OTTAWA – Canadians would pick a tax hike over waving goodbye to freedom 65 when it comes to pension reform, a new survey suggests.
A poll by Abacus Data indicates 57% of Canadians support keeping the age of eligibility for Old Age Security at 65 even if it means cutting spending to other social programs or a bump in income tax.
And roughly half of Canadians oppose the plan to raise the OAS retirement age to 67 from 65.
Prime Minister Stephen Harper confirmed Friday in an interview with Postmedia he was considering boosting the age of eligibility for OAS – but details are only expected be revealed in the spring budget.
Harper argues OAS is unsustainable and needs reforms to ensure it’s there for future generations.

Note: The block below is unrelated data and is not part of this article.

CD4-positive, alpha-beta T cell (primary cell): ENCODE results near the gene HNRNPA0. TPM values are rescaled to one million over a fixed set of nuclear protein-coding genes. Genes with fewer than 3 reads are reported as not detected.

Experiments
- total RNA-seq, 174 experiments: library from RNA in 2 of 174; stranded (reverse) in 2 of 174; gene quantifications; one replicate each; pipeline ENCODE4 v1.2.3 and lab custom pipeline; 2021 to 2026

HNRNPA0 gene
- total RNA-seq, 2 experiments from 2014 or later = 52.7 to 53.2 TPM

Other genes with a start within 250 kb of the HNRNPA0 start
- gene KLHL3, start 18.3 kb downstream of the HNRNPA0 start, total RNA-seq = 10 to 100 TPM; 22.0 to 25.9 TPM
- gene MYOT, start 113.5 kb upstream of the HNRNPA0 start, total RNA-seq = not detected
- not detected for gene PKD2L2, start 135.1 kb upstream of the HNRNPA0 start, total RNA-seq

Opposition parties accuse the prime minister of manufacturing a crisis and argue reforms would adversely effect the poorest seniors.
Bungling the divisive reforms also stands to hit Conservatives where it hurts – by alienating their core supporters.
“This could really piss off this group they’ve tried to build support with,” said Abacus Data CEO David Coletto on Friday.
The group most opposed to the changes were those with retirement in their sights – Canadians aged 45-to-59.
The pollster noted the Conservatives have spent years currying favour with Canadians in their mid-thirties and into their 60s with tax breaks and targeted policies – “a boatload of goodies” in Coletto’s words.
“They’re upsetting the boomers – and that’s a very powerful group,” he said.
The government has said no current retirees, or those nearing retirement, would be effected by reforms to the OAS.
There were 1,209 respondent to the online survey conducted between Jan. 31 and Feb. 2. Since the online survey was not a random, probability based sample, a margin of error could not be calculated, but a poll of 1,209 people would usually be reliable within 2.9 percentage points 19 times out of 20.